5.6/10
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108 user 134 critic

The Big Wedding (2013)

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A long-divorced couple fakes being married as their family unites for a wedding.

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Writers:

(screenplay), (motion picture "Mon frère se marie") | 1 more credit »
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Popularity
4,390 ( 531)
2 nominations. See more awards »

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Cast

Cast overview, first billed only:
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Don
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Madonna
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Nuria
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Jane
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Kim
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Storyline

Don and Ellie were once married and have two children, Lyla and Jared. They adopt a boy from Colombia, Alejandro. Eventually they would divorce, Ellie would move away and Don would hook up with Bebe, Ellie's best friend. When Alejandro is about to get married, he informs Don and Ellie that he never told his natural mother who is so traditional that they got divorced. And she is coming for the wedding so he asks them if they can pretend to still be married. Don and Ellie reluctantly agree to it and Bebe moves out who is also upset that Don doesn't want to commit. Lyla who is married is going through a rough patch in her marriage. And Jared who hasn't had much luck with women finds himself attracted to Alejandro's extremely sensual sister, Nuria. Written by rcs0411@yahoo.com

Plot Summary | Plot Synopsis

Taglines:

It's never too late to start acting like a family.

Genres:

Comedy | Drama | Romance

Motion Picture Rating (MPAA)

Rated R for language, sexual content and brief nudity | See all certifications »

Parents Guide:

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Details

Official Sites:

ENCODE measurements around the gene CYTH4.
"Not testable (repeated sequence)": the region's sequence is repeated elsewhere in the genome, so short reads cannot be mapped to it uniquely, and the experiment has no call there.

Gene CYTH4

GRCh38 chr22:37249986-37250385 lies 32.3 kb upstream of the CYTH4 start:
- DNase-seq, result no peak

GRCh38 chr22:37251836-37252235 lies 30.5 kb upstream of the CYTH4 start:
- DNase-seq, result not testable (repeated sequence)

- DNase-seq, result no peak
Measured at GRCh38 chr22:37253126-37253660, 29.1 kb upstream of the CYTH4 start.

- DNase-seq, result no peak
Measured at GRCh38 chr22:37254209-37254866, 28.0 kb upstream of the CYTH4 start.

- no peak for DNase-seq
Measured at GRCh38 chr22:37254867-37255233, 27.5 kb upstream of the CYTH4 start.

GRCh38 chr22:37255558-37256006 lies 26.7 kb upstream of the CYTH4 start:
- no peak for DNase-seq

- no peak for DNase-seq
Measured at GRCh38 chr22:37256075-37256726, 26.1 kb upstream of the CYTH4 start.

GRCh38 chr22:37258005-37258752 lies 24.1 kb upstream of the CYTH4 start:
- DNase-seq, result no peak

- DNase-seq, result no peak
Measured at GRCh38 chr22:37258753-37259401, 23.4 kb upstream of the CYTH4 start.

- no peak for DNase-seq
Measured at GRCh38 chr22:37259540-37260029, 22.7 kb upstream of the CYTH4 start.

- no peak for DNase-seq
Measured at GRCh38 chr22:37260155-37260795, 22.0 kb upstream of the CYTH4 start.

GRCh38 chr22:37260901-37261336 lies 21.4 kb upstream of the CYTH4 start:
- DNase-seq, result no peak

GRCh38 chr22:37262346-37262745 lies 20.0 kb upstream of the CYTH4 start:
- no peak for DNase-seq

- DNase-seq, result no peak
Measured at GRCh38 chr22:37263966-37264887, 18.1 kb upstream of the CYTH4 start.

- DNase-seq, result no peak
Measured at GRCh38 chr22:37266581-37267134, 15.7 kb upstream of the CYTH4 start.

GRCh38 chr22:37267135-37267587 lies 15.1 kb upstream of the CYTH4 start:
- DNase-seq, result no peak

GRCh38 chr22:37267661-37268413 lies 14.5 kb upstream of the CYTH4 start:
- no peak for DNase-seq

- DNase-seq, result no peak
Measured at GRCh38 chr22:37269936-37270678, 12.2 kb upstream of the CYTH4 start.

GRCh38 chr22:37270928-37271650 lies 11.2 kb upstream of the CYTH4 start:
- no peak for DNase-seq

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Country:

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Release Date:

26 April 2013 (USA)  »

Also Known As:

Gently Down the Stream  »

Filming Locations:

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Box Office

Budget:

$35,000,000 (estimated)

Opening Weekend:

$7,591,663 (USA) (28 April 2013)

Gross:

$21,784,432 (USA) (30 June 2013)
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Company Credits

Show detailed on  »

Technical Specs

Sound Mix:

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Aspect Ratio:

2.35 : 1
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Did You Know?

Trivia

Christine Ebersole (Muffin) sings "Row Row Row Your Boat" in the closing credits. Highly suggested for Jazz lovers. See more »

Goofs

When Lila faints, the crash mat is reflected in the window. See more »

Quotes

Alejandro: My mom is Jbuddist, which is Jewish slash Buddhist, and my father thinks that organized religion is for...
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Connections

Featured in Chelsea Lately: Episode #7.63 (2013) See more »

Soundtracks

It's a Wonderful Life
Written by Nathan Barr and Lisbeth Scott
Lyrics by Lisbeth Scott
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User Reviews

 
Building an entire wedding movie around sex jokes, but adds in some well-timed honest family drama
26 April 2013 | by (Ontario, Canada) – See all my reviews

"The Big Wedding" seems to be following in the footsteps of the recent Hollywood romantic comedies – gather as many big name stars as you can and put them all in a romantic comedy storyline. It's the best of the bunch, even though that's not saying anything at all. It's also based on a French film "Mon frère se marie", and that's not really saying all that much either.

Any description of the plot is just going to read as a listing of who's who of Hollywood. But let's do it anyways: We have the patriarch and matriarchs (Robert De Niro and Diane Keaton and Susan Sarandon); we have the up-and-comers excited for their big day (Ben Barnes and Amanda Seyfried); and then we have the middle siblings who have had their time in the spotlight and are starting to fade away (Topher Grace and Katherine Heigl).

The wedding revolves around lies (obviously) and religion - with Robin Williams as the drunken Catholic priest. And it also includes lots and lots of sex jokes. The surprising thing that audiences are taking away from this film, especially in spite of the decidedly negative critics' responses, is that it is hilarious. Fans of the film will find themselves laughing from beginning to end. But to give you fair warning, all of the jokes are sexually-based, and I mean all of them.

Laughing at the Catholic stigma of don't have sex but if you do, don't be safe; laughing at people who have too much sex; laughing at people who don't have sex; and worse of all, laughing at divorced and married couples who have sex with one another. While some of the jokes were funny, they're also responsible for creating the uneasy dynamic amongst the characters – all of whom are family (or, at least, are about to become in-laws). At times the film crosses the line from funny dysfunctional family to repulsive dysfunctional family.

The one line that "The Big Wedding" straddles well is that between comedy and drama. The film is effective when it moves from funny jokes to touching family honesty and back to some more funny jokes. The story lines are very predictable, and sometimes the jokes are too simple and too wrong, but it tries to add in the right amount of drama, and ultimately, it should be entertaining to fans of the genre.


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